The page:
What exactly are fluorescent minerals? This is a very common question by anybody who has never seen a rock glow and change color. Many believe the rocks are painted on or some other trick is being done to create this magical effect. But mother nature is the source of these magical beautiful rocks! They can be found all other the world and in every state in the USA. The observation of rocks changing color can date back thousands of years but its only been within the last 75 years we have had tools that can allow us to clearly see what fluorescent minerals look like.
All fluorescent rocks need some type of external energy for them to produce the color change. Its also best to see them in the dark. The reason for this is because visible light masks the fluorescent response created by the rock. To best simply explain what exactly is going on is fluorescent minerals absorb radiation energy and that absorption is released back from the rock in the form of color. Over 90% of the rock species that will change color need shortwave ultraviolet radiation or energy below that in order to respond. The most common form of lights are commonly known as blacklights but black lights do not produce the right amount of UV energy to produce the color response. Shortwave UV bulbs with special external optical filters produce the desired color change. The special optical filter blocks the visible light generated by the bulb and allows the shortwave UV to pass onto the rock. This optical filter is also the main reason why shortwave UV lights are so expensive. A lot of people try to save money by purchasing a blacklight but quickly realize that they just will not work.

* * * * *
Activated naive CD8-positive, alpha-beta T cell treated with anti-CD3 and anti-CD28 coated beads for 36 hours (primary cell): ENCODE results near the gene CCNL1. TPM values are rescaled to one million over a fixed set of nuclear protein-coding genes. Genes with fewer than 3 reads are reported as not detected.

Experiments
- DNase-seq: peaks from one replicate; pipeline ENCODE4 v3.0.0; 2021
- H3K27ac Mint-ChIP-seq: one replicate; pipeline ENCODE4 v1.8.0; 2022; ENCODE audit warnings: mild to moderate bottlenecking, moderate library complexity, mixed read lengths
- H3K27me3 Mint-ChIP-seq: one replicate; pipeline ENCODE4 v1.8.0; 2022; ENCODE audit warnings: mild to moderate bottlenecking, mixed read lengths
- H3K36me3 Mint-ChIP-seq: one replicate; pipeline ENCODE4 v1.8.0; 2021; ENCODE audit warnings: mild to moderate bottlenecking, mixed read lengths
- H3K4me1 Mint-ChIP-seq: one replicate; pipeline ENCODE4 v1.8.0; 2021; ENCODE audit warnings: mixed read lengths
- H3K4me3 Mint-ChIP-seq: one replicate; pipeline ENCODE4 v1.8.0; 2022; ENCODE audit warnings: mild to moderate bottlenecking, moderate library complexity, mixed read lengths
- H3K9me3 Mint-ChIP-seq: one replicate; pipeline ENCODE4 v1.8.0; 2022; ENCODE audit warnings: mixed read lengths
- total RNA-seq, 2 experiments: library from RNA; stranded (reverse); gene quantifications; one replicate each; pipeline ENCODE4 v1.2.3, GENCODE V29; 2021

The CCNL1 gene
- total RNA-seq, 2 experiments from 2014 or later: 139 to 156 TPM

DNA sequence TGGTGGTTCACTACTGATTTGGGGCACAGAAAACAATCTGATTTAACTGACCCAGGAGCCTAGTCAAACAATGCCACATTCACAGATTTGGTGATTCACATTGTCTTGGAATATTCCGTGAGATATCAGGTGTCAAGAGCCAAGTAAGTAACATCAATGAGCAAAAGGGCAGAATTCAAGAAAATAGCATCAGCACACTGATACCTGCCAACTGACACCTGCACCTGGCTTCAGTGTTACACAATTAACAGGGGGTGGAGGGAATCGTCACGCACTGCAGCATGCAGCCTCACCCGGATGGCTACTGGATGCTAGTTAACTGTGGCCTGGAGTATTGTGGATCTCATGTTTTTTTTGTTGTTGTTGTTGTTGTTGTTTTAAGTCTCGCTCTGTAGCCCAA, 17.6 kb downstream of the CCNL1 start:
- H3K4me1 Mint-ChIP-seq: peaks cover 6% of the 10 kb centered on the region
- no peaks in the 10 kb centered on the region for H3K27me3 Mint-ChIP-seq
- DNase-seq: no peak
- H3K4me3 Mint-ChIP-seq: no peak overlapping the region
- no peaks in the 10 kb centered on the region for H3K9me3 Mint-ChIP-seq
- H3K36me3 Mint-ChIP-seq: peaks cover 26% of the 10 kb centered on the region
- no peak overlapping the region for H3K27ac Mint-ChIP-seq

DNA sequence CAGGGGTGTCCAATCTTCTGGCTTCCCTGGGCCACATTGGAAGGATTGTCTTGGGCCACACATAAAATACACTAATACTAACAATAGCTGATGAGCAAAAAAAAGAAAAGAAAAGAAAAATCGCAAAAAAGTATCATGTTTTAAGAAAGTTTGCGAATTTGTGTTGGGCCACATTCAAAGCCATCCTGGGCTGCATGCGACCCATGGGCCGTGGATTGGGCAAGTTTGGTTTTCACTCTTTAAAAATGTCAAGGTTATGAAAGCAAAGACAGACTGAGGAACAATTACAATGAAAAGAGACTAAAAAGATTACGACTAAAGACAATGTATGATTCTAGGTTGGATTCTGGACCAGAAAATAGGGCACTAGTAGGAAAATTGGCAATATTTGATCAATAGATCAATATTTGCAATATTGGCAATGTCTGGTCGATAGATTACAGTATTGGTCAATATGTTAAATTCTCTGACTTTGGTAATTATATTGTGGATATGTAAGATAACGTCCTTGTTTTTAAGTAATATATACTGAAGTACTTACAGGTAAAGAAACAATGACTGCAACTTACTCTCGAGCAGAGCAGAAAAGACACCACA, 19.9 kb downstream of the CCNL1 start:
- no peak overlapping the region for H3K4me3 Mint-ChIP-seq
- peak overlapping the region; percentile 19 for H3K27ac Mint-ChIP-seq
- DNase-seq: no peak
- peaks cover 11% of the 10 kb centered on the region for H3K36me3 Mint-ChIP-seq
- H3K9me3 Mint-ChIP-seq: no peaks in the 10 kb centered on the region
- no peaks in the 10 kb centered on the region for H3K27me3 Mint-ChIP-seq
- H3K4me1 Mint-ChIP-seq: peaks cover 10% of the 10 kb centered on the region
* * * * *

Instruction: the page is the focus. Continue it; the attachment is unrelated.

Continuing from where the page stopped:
Fluorescent minerals typically have some type of impurity in them that allows them to glow. These are referred as activators and manganese is a common activator in fluorescent minerals. Even diamonds can be fluorescent because of other mineral impurities in them which cause them to glow. Another common question about fluorescent minerals are do metals glow such as gold, silver, iron, copper, etc.? And the answer is no all metals are not fluorescent even is other minerals in the metal are present. But several mines such as gold and silver mines do have minerals around that are fluorescent. If a prospector is hunting for a outcrop and finds fluorescent minerals it stands to have a good change some other type of valuable mineral is present. Examples of such are gold, silver, zinc, and scheelite.